you need to not be alone with your feelings for too long or else shit like this starts to seep through the cracks. that "my grandparents drive eachother insane, but they're in love" bs. you can keep it. give me a new face every week and as long as i have a closet full of prada and 6 digits in the bank, ill be fine.

By Dennick ( Robert Joki )

I don't really buy the whole "marriage is the last legal form of slavery" propaganda that I've been hearing so much about lately. I'm talking about a mutual commitment. And I don't think that polyamorous people are necessarily more free. I've known many poly groups and individuals over the years and I gotta say that it always seems like one person in the three or four or five way relationship holds the reigns. I would equate that person with a plantation owner sooner than I would my grandfather.

By Cbarzak ( anonymous )

I never mentioned slavery. I mentioned capitalism. They are both systems of ownership, but slavery is one to do with being forced, and capitalism is a system in which one is mutually owned and owning of the other--it's free will in other words. Stick with the right economic metaphor. And as for your comprehension of polyamorous relationships you've witnessed, I'm sure you could probably assess them as beneficial to one person in whatever configuration they've arranged, but nonetheless, everyone there has the free will to be in that arrangement or not, so the slavery metaphor you place on it is incorrect as well. On the other hand, I've witnessed some polyamorous relationships that I could describe with the same words you used to describe your grandparents. Of course, these examples are all Canadians. Perhaps there's something in that. ;) In any case, my point in my last comment and in this one, since you misinterpreted, I think, is that you can't try to evaluate relationships categorically. It's about people, not categories. Of course gay men can have a monogamous long term relationship. They have to want it, though, and they have to want it more than whatever hardwiring against it they may have, if there is any--it's a question that can't be answered right now. We don't have the ability to measure such a question, or to even know what to measure. But of course they can. There are many examples of successful long term, monogamous gay male relationships in the world. Those are your answers. And that answer is: they choose it. Just as anyone chooses their relationships. It's a matter of deciding and then doing everything you can to make it true. But you can't evaluate these things by asking questions of categories, because the answers are based in individuals. If you're looking for a long term monogamous relationship, you need to find a guy who wants the same as you, and wants you and you want him. Those are the terms, plain and simple.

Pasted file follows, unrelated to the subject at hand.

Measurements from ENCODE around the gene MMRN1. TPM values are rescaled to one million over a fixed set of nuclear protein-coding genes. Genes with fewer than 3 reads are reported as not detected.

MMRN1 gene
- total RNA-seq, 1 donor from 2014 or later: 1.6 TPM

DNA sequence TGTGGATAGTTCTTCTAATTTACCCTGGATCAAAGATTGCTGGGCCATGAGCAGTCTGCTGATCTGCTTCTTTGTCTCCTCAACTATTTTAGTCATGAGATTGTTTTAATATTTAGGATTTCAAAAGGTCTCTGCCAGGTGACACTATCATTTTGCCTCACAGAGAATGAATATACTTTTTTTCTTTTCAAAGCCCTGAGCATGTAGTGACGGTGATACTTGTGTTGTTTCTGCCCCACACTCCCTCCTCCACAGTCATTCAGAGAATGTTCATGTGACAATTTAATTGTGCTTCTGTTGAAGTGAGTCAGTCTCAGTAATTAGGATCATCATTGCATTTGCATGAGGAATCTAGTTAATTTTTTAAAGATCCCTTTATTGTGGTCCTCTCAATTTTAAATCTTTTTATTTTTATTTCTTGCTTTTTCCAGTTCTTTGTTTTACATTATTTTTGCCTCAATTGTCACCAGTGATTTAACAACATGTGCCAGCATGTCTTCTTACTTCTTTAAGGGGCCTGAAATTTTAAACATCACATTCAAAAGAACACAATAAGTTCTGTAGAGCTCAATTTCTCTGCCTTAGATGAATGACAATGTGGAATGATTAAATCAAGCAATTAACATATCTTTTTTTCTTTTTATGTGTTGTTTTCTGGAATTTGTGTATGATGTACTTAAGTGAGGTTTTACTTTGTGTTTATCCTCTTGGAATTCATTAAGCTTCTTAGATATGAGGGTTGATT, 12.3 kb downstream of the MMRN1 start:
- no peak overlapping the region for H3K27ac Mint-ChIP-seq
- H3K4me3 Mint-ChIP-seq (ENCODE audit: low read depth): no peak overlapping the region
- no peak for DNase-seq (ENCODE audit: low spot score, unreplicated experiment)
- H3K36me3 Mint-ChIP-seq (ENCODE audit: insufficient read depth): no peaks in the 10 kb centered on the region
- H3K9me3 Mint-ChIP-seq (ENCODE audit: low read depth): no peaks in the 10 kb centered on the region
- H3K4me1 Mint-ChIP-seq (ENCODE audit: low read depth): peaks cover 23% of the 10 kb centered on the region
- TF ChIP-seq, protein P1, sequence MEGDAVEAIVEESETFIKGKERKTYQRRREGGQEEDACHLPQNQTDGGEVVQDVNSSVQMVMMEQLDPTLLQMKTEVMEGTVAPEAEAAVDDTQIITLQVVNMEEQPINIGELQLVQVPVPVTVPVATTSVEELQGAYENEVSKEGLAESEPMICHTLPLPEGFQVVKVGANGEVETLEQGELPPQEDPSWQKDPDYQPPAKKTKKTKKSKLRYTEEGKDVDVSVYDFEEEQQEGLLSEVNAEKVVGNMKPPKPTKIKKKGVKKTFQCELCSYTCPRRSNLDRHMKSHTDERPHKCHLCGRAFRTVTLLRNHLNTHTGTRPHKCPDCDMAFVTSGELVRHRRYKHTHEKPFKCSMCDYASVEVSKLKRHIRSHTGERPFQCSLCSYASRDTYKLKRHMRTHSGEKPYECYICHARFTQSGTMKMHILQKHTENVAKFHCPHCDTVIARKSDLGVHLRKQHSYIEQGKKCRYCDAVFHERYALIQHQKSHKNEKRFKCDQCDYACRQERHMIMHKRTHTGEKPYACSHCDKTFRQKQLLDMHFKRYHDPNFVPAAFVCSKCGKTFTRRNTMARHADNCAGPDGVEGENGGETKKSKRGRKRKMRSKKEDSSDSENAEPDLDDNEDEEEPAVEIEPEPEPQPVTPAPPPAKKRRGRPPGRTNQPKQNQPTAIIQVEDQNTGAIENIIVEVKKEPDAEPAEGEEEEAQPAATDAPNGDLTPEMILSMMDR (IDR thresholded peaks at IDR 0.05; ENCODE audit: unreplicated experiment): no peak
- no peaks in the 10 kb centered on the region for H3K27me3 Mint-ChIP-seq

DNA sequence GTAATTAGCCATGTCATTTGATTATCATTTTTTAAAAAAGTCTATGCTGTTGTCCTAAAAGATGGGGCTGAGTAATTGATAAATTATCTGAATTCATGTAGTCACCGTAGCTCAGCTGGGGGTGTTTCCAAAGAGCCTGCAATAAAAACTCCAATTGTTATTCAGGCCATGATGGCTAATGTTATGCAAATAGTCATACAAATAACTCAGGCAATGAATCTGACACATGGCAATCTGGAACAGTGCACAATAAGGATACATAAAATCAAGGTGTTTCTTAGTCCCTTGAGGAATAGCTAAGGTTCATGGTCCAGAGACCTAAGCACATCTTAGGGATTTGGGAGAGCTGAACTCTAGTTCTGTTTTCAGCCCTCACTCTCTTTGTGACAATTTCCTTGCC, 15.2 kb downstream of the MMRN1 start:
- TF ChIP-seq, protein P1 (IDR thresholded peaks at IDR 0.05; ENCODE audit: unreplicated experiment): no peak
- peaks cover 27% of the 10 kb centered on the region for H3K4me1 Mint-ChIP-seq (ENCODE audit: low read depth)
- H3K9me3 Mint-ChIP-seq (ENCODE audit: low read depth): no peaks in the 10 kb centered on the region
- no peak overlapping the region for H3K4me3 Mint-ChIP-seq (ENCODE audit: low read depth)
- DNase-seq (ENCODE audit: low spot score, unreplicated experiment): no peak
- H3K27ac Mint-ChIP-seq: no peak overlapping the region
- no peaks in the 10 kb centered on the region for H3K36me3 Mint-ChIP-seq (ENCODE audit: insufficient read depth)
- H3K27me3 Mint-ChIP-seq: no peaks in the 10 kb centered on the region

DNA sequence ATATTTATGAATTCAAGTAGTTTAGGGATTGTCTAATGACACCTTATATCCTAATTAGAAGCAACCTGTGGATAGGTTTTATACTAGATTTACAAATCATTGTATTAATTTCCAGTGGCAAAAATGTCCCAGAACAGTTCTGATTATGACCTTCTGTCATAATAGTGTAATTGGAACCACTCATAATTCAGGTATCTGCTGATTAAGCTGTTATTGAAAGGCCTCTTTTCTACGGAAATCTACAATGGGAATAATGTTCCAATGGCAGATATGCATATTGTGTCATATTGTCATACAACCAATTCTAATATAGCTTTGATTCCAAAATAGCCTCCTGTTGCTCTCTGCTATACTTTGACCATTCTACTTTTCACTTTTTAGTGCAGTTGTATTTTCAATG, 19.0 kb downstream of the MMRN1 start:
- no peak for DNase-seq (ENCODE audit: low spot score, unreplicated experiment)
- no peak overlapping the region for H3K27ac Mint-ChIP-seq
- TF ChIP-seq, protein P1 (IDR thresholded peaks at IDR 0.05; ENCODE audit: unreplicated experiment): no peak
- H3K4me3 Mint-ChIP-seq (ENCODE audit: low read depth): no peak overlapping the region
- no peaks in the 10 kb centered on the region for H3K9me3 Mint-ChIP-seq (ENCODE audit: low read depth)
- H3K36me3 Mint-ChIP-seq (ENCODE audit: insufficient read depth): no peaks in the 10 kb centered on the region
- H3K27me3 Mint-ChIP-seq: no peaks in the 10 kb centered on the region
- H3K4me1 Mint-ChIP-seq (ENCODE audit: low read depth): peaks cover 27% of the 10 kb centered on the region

By Dennick ( Robert Joki )

Cbarzak. Buddy. I don't remember writing anything about you mentioning slavery...or quoting you at all, for that matter. Let me check to make sure. (pause) Nope, I didn't. And I know the difference between slavery and capitalism...but thanks for the review. As for my incorrect metaphors, what exactly makes a metaphor incorrect? I wrote "I would equate that person with a plantation owner sooner then I would my grandfather." And I would. I think the key word here is "sooner." Why do I get the feeling that something I wrote struck a nerve with you...and you decided to go all English professor on me? I completely understood what you wrote in your first comment, and I agree with most of it. And I am sure there ARE plenty of long term monogamous gay male relationships in the world. I am also pretty sure there are lots of duck billed platypuses in the world too. Because people tell me there are. But I've never seen one. So that leaves a question in my mind. Hence, this blog.

By bobservo ( Bob Mackey )